7. Hmmmm…a Collared Peccary! Interesting. I didn’t realize they were so smelly. Then again, back in caveman days they were more closely related to pigs. But they aren’t rats, although I realize some folks think they are – they certainly act more like rats! I did read that Arizona started issuing hunting permits about 6 or 7 years ago. Probably because the local preditors weren’t keeping up with the growing numbers. They sound pretty pesky. But still, very interesting. I’ll have to keep my eyes peeled for signs of them when I visit the desert in May.

    On another note, I enjoy your writing style. It flows nicely and I don’t find any “jarring breaks” in it that take me away from your story. Nice job, cousin!

    1. Hey Andrew!

      Great blog! didnt know they were big rats! Boy oh boy do I remember those strange javelinas in Ajo and your story! I had never heard of them either. The worst encounter I had with them was when I saw a huge one chasing a young school girl who was running down the middle of the street, terrified. It was early for the animal to be out. You don’t see them usually until dusk. I was on my way to dump some food scraps in that place Ed and Charlene told us to for the javelinas to eat when I saw this awful scene. I immediately called to the animal and showed it the food I had in my hand and then tossed it and ran back to the house, yelling to my then 4 yr old son to get in the house now! Thank God the javelina listened to me, ran to the food and forgot the young girl. I yelled to her to see if she was ok. She just called back with a “thank you” and kept running. I can only imagine how that experience has haunted her. If that were me as a kid, I’d be afraid to go outside ever again! Wonder what he would have done if he was able catch up to her. Do they eat people? I don’t think so. Maybe she was eating a snack or something and he smelled the food. He was huge! Don’t like javelinas. Glad they don’t live here in Califirnia!

  8. Ah, the Southwest is so amazing. It is rumored the infamous chupacabra lives in Texas also.

    Ron and I drove back roads from Texas to Illinois a few years ago. We were traveling to our youngest daughters wedding and were tent camping along the way.

    We found a lovely spot at Lake of the Ozarks State Park (or something like that) and heard strange noises all night. We looked out to see the largest raccoon we had ever seen. He had removed a 20-lb cast iron camp skillet, a 30-pound cooler full of ice and drinks and dug into the bottom cooler z he was sitting at our picnic table, carefully opening packages and eating our snacks, proving how he had gotten so large.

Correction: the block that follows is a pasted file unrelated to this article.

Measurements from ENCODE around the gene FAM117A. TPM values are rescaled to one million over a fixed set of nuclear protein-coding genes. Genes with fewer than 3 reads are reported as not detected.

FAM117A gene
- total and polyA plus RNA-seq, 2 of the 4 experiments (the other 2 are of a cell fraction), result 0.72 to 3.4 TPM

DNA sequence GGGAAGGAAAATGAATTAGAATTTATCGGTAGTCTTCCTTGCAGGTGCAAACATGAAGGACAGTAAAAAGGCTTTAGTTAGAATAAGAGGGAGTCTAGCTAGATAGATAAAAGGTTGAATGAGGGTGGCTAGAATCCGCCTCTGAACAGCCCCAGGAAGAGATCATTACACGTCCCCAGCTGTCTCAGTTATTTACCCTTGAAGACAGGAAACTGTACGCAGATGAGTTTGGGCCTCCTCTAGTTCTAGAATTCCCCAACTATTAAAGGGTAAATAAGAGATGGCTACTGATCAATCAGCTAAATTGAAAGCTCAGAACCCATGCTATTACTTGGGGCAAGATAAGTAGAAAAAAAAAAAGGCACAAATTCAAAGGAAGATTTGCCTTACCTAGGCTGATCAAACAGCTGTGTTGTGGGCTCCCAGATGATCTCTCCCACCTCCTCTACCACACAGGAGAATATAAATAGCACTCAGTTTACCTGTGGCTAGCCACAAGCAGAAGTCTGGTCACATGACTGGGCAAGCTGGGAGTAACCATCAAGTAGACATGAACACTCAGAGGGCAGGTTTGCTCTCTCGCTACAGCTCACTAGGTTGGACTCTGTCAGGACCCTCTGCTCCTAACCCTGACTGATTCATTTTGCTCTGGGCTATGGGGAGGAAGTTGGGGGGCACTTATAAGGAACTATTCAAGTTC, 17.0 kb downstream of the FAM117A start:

9. Thank you everyone for your comments! I enjoy writing a blog very much. It’s particularly fun to have an interactive element as I especially like reading your comments! Thank you, again!

  10. Thanks Andrew,
    I always love an animal yarn, particularly when I learn something new. Living in Australia we often encounter “different” but this creature sound Different!!!! Looking forward to more.

  11. Hi Andrew!
    I’ve been looking forward to this particular post of yours…knowing it was to be a story about animals. I enjoyed it very much! I have to admit that I was sort of expecting a soft, sweet, warm and fuzzy animal story. Haha! Javelinas?? Wow…what a way to welcome you to the Arizona desert, eh? 😉 The way you described their unpleasant odor…I could almost smell them! Whew-weee!! I hope that was your first and last close encounter with Javelinas!

    I’ve had some animal encounters, but none so entertaining as yours. 🙂

    Looking forward to future posts!



  12. I just looked up the javelina… The naturalists say that they may attract predators such as mountain lions to your yard as well! Be careful about that! Did I tell you that I once saw a mountain lion in Shenandoah Nat. Park in Virginia?… That was amazing!… (but a bit fearful)… 🙂

  13. Javelinas……… Do you know how long I have waited to see javelinas? Among all the other places you have seen and which I have been awaiting my release from this bondage? Again, nicely written…..